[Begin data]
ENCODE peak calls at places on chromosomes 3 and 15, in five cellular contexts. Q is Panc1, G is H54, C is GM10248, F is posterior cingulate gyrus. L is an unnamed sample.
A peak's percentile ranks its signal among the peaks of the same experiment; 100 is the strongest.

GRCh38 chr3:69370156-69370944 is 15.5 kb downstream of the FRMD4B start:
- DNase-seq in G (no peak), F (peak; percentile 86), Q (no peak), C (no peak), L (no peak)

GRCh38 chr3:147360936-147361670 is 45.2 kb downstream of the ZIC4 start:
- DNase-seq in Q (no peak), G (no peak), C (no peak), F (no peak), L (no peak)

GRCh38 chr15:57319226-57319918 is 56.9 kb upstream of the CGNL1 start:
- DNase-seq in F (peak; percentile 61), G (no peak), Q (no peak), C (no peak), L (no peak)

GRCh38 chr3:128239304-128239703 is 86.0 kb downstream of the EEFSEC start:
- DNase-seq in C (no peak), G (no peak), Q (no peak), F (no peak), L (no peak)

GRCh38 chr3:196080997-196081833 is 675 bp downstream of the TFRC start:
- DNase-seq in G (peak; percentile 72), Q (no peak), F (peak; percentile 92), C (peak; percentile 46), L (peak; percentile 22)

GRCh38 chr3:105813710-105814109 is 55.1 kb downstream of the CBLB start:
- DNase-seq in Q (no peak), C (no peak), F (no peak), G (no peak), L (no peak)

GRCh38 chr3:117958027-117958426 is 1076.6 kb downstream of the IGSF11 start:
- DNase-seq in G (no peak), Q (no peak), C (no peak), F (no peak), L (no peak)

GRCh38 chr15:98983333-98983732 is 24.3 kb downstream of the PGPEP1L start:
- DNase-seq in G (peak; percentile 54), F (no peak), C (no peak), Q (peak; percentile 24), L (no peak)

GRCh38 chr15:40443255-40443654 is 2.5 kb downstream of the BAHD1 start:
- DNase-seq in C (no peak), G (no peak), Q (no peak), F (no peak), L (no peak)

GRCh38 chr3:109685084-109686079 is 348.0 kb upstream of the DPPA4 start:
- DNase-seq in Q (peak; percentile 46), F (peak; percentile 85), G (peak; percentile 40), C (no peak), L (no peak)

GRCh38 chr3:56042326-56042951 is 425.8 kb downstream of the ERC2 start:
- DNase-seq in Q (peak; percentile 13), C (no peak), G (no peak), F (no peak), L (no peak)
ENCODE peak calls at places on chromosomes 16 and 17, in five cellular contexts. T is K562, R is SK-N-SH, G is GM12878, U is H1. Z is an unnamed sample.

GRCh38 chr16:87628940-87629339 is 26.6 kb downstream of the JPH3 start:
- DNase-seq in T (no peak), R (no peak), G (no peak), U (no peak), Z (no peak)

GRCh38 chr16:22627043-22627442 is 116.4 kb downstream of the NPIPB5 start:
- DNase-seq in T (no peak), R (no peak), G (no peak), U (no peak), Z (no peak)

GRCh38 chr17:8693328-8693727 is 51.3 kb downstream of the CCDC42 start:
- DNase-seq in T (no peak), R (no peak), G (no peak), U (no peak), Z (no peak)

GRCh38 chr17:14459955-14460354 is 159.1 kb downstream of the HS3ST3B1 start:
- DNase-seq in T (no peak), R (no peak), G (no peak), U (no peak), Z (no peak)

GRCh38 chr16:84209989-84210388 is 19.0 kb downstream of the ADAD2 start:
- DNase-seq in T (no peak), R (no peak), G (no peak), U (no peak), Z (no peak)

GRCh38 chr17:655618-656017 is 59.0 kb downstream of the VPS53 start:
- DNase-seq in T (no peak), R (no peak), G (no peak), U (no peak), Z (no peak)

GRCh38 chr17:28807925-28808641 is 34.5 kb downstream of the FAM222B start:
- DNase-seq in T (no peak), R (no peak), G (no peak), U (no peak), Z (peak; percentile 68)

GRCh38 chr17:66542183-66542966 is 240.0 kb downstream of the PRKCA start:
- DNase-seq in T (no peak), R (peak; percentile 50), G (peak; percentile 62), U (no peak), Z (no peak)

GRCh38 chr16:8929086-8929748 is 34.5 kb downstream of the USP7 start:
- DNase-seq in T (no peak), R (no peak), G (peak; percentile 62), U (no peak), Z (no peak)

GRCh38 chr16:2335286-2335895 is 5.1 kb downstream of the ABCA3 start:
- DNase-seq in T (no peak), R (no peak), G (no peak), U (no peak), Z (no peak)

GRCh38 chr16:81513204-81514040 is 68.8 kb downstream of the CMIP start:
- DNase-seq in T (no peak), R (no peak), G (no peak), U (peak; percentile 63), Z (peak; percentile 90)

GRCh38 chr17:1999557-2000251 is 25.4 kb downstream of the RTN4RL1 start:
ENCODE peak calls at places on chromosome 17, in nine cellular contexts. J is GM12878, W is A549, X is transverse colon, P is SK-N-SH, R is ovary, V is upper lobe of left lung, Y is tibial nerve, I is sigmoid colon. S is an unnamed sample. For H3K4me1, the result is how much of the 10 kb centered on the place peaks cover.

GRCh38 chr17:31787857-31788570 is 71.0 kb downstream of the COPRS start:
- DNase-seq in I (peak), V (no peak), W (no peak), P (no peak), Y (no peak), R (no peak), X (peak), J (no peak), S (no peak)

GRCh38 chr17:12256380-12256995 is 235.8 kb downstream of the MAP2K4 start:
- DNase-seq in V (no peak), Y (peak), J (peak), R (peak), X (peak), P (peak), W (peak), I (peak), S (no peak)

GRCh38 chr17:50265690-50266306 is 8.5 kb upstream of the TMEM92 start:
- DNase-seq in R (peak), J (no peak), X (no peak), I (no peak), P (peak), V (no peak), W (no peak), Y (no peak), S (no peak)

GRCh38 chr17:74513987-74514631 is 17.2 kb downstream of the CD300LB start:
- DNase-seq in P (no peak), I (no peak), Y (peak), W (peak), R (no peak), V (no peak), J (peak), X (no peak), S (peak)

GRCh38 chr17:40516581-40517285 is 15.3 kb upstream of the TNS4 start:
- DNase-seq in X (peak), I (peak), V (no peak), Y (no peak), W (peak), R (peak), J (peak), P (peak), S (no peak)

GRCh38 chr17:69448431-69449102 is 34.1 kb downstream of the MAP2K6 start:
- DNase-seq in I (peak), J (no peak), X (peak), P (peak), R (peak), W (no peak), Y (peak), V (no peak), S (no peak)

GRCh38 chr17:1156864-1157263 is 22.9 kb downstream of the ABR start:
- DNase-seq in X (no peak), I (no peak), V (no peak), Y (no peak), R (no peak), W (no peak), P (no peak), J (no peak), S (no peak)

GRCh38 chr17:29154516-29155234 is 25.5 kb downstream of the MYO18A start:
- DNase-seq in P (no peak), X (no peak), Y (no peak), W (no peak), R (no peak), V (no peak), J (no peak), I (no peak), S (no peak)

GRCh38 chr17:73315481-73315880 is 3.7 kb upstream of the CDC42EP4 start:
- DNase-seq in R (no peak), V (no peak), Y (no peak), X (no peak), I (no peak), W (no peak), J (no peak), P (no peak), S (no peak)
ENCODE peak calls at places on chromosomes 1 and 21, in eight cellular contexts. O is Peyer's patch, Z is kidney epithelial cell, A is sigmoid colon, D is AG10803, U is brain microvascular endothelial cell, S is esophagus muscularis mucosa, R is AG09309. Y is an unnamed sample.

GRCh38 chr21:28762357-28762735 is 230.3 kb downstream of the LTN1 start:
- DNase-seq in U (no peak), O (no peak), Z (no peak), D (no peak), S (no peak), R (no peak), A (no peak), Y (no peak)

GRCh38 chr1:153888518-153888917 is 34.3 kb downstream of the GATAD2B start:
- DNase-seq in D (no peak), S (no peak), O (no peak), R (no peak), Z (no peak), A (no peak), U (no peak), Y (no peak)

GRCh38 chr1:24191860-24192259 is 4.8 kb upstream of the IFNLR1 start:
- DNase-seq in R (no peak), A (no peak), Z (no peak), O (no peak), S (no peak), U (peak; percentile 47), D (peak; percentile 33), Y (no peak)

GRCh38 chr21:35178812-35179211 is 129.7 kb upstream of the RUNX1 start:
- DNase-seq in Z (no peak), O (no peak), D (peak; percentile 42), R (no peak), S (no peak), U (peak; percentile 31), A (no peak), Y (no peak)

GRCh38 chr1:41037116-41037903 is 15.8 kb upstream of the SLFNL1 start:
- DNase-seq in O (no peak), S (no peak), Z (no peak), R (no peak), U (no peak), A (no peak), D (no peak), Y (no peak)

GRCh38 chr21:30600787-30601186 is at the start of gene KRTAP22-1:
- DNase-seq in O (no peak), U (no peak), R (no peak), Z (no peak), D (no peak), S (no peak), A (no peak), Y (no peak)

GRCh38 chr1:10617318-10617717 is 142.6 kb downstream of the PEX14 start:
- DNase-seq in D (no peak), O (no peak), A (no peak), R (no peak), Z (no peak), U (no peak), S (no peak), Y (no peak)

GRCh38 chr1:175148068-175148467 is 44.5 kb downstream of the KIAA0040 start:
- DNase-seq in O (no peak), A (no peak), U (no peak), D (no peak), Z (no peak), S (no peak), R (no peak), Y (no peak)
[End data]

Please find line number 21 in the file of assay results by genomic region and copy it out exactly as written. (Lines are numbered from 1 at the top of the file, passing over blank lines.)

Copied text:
GRCh38 chr3:109685084-109686079 is 348.0 kb upstream of the DPPA4 start: